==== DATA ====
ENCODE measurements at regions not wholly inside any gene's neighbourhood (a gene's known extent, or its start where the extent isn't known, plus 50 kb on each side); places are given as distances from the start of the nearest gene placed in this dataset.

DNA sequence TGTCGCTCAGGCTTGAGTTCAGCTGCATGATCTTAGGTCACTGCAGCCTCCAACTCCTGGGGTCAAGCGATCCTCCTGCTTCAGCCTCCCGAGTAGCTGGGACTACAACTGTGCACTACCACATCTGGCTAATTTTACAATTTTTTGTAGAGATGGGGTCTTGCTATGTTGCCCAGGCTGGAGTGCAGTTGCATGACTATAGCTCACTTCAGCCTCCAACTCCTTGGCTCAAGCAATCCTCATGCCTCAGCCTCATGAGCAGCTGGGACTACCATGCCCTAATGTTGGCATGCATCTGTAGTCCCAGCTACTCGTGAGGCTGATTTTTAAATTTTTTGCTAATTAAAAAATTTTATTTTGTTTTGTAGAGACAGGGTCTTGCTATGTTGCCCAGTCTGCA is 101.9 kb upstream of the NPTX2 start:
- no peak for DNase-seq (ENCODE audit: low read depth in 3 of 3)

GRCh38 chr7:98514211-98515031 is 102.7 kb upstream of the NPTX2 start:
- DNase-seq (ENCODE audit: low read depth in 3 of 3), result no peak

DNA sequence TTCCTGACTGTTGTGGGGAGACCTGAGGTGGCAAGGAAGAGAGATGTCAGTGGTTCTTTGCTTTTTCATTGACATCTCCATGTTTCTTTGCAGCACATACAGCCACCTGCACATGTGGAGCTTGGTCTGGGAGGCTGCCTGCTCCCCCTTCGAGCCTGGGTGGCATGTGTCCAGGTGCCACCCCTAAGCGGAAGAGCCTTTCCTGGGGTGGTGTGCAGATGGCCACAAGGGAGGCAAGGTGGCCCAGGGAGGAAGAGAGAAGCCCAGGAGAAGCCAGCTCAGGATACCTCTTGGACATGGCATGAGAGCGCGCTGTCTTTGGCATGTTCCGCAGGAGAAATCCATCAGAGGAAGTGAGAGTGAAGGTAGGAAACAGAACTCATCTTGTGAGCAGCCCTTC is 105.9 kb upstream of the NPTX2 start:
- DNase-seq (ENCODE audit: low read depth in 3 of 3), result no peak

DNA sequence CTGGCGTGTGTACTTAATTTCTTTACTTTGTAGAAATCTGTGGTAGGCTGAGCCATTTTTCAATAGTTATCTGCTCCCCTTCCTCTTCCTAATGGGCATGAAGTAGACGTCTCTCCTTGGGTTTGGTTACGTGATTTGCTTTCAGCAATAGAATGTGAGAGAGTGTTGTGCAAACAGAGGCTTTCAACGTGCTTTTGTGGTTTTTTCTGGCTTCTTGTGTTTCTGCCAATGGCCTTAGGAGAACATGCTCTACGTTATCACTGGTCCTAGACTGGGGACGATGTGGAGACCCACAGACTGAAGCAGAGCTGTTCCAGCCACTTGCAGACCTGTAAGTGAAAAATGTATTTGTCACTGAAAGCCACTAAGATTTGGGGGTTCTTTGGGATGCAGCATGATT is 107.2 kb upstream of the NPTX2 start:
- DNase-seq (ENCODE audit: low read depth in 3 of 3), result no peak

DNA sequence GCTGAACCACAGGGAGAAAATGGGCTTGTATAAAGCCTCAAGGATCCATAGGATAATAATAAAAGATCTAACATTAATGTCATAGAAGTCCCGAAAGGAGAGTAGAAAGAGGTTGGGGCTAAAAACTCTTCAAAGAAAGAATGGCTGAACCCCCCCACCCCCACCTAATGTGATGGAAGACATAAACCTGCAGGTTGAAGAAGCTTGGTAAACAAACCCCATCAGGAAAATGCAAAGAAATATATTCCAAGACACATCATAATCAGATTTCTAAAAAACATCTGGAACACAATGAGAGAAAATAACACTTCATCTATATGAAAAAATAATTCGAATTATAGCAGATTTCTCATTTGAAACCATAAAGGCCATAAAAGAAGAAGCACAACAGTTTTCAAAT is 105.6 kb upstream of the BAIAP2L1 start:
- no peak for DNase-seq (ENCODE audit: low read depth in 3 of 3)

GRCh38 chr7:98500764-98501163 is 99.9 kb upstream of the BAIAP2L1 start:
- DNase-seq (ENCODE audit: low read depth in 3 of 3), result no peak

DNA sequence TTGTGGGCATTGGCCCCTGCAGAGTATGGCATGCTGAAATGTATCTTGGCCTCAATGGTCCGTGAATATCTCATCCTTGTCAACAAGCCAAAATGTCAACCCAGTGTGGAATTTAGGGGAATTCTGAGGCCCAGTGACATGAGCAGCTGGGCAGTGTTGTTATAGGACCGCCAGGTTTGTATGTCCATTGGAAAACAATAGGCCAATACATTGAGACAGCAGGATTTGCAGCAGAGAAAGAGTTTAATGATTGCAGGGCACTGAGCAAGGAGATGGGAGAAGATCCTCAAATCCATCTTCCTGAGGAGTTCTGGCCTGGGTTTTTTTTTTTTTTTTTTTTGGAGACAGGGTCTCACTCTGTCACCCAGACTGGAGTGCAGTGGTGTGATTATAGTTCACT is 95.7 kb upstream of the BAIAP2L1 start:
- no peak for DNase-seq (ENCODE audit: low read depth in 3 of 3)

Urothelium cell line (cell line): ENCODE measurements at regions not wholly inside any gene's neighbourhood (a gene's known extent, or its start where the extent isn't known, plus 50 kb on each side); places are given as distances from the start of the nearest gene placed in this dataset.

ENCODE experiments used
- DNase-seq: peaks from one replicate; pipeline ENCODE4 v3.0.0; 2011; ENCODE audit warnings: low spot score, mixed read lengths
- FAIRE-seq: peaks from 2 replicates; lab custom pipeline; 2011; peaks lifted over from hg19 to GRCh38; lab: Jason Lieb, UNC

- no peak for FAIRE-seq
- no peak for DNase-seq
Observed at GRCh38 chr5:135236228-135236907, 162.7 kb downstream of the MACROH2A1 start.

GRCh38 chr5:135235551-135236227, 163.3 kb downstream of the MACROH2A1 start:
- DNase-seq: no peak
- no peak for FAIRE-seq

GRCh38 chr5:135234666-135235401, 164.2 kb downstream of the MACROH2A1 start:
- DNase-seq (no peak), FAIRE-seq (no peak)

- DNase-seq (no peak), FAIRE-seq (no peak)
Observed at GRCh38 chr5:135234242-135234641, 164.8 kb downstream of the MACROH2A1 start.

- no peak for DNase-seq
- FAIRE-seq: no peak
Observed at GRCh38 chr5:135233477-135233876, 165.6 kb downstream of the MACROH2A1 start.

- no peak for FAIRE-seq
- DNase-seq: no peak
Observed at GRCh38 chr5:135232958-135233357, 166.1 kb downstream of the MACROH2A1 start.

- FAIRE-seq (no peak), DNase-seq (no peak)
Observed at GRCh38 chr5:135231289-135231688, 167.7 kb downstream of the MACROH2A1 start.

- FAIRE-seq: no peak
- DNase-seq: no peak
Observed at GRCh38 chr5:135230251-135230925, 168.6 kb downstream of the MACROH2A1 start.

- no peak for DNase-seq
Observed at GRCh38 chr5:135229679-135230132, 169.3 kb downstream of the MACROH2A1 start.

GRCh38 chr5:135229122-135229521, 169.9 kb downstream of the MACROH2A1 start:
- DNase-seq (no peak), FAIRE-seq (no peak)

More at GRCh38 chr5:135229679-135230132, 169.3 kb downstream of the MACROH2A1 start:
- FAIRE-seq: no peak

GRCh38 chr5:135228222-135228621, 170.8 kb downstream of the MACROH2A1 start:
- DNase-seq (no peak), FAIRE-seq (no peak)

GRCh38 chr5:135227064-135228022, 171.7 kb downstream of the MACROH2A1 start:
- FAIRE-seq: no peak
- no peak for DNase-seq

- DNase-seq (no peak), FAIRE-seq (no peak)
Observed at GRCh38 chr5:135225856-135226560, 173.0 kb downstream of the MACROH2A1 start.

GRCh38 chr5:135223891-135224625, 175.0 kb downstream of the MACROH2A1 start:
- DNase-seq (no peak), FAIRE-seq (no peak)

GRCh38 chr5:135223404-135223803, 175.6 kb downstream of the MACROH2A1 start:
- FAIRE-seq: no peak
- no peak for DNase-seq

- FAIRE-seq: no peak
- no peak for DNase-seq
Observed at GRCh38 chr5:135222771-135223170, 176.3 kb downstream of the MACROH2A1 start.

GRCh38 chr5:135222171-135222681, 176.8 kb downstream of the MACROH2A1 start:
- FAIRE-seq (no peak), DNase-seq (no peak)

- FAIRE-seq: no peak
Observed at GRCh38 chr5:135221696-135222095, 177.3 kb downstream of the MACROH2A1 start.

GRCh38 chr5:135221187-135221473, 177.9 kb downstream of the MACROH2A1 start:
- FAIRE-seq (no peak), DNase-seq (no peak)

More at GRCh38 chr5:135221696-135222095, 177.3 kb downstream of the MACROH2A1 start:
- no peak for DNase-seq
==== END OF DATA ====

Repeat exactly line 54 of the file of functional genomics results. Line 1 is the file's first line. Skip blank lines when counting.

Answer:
GRCh38 chr5:135223891-135224625, 175.0 kb downstream of the MACROH2A1 start: